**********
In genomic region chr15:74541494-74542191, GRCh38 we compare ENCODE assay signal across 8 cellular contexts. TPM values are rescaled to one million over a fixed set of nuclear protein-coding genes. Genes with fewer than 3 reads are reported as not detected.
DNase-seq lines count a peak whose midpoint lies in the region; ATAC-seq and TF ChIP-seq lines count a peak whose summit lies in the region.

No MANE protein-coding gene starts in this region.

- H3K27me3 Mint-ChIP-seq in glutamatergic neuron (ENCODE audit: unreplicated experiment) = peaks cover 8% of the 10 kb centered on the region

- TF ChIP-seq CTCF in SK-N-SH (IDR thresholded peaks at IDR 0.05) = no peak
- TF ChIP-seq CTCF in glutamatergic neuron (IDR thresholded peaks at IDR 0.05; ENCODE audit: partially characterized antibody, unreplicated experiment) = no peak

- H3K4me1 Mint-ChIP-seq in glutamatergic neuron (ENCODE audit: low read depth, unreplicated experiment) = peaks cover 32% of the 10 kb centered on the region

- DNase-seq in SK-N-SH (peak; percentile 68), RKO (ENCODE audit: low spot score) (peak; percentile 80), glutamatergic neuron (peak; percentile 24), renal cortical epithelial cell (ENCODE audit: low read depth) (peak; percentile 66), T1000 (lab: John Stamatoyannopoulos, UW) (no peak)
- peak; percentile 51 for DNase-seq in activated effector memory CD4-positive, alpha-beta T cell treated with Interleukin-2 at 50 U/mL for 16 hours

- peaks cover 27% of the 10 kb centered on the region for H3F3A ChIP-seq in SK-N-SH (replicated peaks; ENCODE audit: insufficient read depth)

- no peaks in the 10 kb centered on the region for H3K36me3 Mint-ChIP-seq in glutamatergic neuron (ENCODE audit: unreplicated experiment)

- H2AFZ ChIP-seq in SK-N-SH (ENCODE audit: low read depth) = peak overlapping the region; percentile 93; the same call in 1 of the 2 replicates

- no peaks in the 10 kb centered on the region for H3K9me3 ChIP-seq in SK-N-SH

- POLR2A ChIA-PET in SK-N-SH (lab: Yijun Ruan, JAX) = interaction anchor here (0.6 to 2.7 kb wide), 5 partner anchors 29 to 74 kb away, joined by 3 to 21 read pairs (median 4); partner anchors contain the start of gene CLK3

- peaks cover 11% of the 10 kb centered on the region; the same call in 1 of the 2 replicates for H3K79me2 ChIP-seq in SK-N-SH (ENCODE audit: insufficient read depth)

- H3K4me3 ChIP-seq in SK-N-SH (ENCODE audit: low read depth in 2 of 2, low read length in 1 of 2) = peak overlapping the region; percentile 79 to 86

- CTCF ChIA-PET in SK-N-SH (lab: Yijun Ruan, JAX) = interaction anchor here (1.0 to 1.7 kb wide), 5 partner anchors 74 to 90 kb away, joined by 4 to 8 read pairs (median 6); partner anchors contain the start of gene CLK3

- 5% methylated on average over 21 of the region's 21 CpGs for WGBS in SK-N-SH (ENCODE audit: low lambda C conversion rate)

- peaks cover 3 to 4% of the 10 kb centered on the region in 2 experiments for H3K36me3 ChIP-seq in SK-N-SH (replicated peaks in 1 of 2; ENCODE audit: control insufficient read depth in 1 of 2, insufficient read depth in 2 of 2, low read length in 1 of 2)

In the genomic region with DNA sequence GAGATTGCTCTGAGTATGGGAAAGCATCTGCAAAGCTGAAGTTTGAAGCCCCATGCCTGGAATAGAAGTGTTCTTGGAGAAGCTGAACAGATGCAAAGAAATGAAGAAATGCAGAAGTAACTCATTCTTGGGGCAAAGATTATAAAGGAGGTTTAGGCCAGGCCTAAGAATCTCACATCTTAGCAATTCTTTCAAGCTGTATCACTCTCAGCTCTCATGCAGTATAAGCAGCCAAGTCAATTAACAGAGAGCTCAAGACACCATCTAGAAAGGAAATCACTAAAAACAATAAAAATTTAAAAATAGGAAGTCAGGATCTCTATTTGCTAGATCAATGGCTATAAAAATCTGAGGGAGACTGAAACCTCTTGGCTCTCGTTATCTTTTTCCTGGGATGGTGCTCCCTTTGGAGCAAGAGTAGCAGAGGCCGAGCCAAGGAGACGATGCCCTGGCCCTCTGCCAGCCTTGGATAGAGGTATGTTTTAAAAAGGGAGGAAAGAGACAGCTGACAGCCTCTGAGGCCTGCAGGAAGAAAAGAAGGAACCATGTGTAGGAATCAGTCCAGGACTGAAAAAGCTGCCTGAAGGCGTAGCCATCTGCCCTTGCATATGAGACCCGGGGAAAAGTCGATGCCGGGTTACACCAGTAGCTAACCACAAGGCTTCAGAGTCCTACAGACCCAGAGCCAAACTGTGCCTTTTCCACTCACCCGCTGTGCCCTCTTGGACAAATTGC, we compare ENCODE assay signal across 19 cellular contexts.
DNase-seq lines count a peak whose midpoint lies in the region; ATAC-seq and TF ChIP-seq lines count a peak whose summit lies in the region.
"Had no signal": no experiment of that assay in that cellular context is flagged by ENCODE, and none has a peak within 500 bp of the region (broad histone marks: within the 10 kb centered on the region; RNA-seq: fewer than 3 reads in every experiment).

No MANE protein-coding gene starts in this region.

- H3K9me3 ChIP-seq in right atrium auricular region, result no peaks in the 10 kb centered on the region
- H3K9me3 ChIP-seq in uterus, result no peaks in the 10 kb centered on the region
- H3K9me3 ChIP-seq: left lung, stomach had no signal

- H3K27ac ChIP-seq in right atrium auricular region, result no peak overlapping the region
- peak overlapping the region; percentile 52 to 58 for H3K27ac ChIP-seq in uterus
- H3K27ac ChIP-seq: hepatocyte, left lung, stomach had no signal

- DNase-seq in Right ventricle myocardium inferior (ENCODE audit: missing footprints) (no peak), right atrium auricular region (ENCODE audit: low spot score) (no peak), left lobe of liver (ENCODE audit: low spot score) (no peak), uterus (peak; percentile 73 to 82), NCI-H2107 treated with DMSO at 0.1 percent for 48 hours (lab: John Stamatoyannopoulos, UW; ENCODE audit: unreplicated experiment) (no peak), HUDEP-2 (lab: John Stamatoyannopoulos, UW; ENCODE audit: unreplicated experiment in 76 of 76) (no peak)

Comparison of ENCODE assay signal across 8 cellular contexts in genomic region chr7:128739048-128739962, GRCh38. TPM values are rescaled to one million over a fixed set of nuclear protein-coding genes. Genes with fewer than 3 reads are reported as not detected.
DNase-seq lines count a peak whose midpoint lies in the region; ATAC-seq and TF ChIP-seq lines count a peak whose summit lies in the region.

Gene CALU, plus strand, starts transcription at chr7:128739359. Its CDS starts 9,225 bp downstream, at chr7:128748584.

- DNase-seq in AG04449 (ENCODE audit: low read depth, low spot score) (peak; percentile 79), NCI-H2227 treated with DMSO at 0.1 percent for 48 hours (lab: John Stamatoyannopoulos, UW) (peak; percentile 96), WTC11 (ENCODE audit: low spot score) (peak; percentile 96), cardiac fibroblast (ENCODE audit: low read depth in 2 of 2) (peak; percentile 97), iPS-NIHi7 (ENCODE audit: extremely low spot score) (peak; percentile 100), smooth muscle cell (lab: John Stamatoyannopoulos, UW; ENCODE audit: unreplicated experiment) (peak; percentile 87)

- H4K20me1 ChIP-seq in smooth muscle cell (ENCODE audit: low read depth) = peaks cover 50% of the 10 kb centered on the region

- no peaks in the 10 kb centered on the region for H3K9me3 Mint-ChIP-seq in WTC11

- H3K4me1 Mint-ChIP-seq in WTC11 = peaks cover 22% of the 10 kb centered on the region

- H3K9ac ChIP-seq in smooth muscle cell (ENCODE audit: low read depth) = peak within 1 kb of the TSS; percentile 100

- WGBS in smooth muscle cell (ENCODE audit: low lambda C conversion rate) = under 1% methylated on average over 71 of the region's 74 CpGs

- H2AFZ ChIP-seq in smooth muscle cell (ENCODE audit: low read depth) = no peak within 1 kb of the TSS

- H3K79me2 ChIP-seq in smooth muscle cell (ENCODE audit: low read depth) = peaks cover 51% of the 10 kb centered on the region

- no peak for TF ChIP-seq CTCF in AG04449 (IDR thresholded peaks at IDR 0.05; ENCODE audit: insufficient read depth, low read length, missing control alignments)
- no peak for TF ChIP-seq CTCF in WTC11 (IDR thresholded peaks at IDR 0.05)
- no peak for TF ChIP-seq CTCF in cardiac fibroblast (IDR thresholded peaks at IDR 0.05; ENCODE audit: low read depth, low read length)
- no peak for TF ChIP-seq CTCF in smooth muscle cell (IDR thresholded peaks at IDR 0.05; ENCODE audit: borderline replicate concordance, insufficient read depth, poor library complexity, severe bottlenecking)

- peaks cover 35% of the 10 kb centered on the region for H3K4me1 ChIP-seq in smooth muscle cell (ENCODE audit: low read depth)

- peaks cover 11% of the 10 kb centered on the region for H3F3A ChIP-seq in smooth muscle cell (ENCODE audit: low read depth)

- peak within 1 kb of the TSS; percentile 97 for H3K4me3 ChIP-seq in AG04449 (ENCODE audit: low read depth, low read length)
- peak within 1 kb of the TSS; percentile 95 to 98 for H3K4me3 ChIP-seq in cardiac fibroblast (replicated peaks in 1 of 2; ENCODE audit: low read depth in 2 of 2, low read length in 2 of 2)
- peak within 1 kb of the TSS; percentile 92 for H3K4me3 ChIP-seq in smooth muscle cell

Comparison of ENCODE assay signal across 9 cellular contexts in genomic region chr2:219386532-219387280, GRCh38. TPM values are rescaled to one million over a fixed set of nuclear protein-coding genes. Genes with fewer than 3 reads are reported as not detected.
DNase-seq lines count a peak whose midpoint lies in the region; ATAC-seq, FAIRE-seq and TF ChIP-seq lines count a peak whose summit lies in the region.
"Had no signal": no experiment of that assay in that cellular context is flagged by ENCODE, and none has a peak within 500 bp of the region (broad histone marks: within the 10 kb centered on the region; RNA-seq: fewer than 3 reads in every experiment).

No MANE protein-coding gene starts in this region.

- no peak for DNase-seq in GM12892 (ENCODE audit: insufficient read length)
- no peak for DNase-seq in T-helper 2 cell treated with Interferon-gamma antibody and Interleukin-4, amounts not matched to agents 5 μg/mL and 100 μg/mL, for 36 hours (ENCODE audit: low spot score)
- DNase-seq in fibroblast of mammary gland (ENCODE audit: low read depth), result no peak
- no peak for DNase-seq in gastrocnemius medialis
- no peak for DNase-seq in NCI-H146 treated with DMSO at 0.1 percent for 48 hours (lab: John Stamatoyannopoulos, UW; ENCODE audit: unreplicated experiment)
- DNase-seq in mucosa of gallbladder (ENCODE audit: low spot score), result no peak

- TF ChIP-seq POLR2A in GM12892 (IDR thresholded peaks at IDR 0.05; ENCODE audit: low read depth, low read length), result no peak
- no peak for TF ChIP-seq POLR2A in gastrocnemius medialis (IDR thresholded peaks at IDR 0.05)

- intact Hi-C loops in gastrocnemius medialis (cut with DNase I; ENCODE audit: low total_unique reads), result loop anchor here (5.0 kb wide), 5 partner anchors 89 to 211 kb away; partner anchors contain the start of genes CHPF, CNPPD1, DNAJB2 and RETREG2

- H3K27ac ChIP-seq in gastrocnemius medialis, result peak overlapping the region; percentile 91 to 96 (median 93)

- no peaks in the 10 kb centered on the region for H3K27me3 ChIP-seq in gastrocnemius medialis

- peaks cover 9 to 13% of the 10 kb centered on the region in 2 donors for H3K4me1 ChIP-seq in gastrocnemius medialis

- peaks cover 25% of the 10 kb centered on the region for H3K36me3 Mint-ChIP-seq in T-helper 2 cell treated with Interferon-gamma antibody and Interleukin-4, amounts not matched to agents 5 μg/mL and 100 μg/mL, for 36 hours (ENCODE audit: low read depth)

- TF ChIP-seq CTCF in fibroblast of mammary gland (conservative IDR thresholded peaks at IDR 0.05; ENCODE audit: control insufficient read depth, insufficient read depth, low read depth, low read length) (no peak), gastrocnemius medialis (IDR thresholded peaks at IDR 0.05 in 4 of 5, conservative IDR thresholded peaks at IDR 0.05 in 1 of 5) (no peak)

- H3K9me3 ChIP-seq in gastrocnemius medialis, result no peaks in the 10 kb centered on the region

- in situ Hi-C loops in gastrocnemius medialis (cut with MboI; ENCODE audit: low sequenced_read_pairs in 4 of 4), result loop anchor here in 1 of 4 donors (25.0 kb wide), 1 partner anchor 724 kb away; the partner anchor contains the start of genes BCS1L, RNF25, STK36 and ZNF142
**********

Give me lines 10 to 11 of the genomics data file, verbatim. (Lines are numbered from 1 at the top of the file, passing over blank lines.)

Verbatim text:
- peaks cover 27% of the 10 kb centered on the region for H3F3A ChIP-seq in SK-N-SH (replicated peaks; ENCODE audit: insufficient read depth)

- no peaks in the 10 kb centered on the region for H3K36me3 Mint-ChIP-seq in glutamatergic neuron (ENCODE audit: unreplicated experiment)